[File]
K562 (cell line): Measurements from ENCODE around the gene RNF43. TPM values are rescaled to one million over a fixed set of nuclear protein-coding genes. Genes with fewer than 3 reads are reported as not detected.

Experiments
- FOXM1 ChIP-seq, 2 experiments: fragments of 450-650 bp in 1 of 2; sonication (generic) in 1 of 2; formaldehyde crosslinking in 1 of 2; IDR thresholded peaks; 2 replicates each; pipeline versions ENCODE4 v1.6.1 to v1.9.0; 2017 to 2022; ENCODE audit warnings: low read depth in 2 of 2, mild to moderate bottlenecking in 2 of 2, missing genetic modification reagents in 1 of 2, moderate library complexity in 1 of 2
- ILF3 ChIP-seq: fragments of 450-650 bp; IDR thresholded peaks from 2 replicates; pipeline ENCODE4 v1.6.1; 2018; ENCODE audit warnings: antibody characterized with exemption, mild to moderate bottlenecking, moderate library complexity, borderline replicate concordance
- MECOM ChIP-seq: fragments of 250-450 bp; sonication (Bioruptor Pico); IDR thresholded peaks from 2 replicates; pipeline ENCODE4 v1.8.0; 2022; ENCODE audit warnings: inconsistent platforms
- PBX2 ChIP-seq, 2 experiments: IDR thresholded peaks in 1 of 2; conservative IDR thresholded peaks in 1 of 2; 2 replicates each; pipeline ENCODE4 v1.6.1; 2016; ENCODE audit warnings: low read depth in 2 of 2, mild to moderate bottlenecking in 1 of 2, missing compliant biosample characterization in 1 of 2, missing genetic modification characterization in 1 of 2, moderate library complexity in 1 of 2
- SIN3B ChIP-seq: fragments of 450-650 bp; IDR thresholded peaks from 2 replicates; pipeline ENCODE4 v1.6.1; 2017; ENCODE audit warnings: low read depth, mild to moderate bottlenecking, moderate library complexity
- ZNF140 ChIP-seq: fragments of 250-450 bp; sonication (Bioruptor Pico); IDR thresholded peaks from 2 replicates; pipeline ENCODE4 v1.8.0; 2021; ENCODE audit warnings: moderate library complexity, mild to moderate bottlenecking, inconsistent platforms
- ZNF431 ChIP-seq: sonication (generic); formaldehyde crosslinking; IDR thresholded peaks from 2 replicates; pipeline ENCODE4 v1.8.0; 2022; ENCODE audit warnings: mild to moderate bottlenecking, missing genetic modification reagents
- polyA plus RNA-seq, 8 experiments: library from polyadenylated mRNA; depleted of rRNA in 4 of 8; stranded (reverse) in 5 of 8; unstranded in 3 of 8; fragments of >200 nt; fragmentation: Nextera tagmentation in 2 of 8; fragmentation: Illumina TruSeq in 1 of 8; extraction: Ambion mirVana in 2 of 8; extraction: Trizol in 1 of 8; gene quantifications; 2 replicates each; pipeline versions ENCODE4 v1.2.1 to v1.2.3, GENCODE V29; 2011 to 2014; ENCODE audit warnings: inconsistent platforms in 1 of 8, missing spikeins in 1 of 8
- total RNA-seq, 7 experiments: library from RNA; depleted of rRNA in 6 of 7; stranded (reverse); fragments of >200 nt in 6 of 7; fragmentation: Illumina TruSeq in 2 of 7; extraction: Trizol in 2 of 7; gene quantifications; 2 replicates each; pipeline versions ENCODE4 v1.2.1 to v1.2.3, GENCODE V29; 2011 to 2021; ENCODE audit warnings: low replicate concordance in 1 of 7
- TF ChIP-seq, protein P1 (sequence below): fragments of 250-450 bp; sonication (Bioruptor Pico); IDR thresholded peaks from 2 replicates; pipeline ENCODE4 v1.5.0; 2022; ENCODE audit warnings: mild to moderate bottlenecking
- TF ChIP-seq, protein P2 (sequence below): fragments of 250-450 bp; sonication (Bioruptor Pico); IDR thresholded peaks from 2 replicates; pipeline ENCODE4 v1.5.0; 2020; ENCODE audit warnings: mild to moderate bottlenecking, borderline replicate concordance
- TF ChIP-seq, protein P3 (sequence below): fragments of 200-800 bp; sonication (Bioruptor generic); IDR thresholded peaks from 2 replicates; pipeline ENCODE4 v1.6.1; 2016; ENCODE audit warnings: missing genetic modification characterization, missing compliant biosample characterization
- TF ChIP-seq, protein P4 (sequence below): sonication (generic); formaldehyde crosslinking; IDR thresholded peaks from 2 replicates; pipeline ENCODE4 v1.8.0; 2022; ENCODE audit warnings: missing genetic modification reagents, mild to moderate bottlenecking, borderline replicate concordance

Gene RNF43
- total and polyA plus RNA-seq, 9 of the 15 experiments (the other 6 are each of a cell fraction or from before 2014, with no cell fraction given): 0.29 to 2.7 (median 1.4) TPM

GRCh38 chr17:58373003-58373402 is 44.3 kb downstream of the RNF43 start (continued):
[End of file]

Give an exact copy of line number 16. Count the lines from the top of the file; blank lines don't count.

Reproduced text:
Gene RNF43